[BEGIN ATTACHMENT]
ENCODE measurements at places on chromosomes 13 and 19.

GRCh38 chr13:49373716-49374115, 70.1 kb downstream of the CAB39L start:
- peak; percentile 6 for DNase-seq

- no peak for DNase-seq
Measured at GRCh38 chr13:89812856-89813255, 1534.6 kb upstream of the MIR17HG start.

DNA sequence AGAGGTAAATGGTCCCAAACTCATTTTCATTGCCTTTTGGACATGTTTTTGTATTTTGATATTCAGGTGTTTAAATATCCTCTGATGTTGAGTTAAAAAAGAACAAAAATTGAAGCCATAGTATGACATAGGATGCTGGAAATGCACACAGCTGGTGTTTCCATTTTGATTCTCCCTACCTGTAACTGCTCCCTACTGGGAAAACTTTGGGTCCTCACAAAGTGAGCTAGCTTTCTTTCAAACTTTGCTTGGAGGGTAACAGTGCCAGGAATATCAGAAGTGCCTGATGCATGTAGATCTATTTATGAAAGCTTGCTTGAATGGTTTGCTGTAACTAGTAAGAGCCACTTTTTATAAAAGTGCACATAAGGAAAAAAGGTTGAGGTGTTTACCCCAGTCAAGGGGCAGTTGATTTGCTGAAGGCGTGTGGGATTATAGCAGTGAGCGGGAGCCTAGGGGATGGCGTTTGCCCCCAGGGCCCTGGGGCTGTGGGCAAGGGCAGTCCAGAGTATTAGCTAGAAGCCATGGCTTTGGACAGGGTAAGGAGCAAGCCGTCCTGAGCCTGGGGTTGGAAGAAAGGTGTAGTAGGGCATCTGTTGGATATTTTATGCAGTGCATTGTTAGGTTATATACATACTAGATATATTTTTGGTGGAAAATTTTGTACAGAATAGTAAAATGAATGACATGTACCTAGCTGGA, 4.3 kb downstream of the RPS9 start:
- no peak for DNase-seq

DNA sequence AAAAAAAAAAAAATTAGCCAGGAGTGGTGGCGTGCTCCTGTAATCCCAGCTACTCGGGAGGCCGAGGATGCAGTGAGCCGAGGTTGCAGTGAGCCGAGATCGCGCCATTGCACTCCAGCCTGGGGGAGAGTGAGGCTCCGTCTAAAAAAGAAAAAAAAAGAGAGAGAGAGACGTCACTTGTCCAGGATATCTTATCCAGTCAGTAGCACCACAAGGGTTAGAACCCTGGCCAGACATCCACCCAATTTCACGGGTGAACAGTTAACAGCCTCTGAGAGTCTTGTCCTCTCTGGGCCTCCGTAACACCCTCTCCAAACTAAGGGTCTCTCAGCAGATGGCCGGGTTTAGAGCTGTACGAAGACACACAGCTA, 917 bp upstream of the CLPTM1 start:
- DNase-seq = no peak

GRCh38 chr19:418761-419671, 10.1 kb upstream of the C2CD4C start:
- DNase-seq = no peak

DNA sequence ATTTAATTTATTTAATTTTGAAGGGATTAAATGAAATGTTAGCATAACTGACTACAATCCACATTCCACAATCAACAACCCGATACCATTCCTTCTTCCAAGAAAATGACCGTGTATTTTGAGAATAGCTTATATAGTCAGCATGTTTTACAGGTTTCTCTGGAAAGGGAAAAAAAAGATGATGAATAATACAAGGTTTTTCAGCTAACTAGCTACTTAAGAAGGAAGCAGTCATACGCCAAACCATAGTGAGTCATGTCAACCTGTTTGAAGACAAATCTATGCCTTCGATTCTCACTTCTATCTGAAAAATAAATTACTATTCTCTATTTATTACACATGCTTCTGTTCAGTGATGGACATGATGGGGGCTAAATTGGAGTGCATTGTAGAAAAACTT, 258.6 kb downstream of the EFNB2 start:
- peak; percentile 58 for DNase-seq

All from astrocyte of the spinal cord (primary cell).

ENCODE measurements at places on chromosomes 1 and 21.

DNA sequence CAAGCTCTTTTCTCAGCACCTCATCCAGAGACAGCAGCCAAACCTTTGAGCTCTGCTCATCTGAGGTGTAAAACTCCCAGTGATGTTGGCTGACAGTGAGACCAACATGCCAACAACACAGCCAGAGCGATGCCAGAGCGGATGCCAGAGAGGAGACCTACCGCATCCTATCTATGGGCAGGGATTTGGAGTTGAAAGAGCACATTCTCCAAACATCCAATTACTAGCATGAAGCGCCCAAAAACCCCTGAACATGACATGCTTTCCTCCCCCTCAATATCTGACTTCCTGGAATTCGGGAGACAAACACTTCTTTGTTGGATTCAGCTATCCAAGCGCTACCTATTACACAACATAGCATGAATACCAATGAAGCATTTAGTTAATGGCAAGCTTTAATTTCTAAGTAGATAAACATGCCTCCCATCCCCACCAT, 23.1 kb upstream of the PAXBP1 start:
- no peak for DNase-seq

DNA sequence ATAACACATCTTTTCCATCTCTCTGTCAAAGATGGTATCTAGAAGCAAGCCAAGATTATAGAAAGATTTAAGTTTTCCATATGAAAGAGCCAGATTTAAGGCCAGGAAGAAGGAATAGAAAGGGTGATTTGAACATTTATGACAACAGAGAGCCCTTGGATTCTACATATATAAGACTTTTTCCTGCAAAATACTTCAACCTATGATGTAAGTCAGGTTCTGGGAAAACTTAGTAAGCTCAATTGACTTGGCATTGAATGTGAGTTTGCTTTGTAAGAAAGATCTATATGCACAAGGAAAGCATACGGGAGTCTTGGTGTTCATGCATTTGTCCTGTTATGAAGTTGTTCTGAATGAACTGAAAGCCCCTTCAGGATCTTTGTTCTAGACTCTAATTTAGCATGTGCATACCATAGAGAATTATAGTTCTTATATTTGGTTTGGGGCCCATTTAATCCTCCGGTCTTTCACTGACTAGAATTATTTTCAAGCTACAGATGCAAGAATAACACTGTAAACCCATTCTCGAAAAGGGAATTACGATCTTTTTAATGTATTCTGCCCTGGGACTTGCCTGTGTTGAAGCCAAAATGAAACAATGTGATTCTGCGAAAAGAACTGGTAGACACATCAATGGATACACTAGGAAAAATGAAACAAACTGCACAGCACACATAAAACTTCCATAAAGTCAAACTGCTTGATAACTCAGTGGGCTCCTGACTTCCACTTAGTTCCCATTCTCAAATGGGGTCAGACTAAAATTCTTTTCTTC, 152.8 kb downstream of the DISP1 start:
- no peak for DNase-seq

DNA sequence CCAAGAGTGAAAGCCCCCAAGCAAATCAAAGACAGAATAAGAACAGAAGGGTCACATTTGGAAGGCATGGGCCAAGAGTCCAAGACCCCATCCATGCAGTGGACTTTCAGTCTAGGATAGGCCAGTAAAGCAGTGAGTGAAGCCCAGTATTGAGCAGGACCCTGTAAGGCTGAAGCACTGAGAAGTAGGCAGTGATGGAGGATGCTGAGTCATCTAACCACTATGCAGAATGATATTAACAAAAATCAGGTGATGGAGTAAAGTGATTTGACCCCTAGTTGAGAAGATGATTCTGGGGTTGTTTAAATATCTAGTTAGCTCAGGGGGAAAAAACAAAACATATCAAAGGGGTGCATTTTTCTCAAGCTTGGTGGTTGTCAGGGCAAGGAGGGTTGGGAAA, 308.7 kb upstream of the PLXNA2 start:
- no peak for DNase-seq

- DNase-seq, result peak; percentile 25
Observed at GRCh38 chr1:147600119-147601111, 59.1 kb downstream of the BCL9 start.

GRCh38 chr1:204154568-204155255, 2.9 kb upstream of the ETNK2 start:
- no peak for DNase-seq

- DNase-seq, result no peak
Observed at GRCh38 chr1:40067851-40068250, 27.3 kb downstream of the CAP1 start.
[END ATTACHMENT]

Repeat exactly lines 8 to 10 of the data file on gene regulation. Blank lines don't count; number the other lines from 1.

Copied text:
DNA sequence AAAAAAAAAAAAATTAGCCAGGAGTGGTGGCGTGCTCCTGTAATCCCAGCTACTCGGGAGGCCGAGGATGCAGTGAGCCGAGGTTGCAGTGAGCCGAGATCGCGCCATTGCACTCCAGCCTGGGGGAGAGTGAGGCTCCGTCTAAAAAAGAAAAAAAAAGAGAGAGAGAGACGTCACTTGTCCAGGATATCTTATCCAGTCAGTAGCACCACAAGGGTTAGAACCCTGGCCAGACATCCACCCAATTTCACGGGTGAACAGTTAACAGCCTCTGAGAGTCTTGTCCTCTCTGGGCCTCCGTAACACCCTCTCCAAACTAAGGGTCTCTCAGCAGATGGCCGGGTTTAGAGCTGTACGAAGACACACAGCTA, 917 bp upstream of the CLPTM1 start:
- DNase-seq = no peak

GRCh38 chr19:418761-419671, 10.1 kb upstream of the C2CD4C start: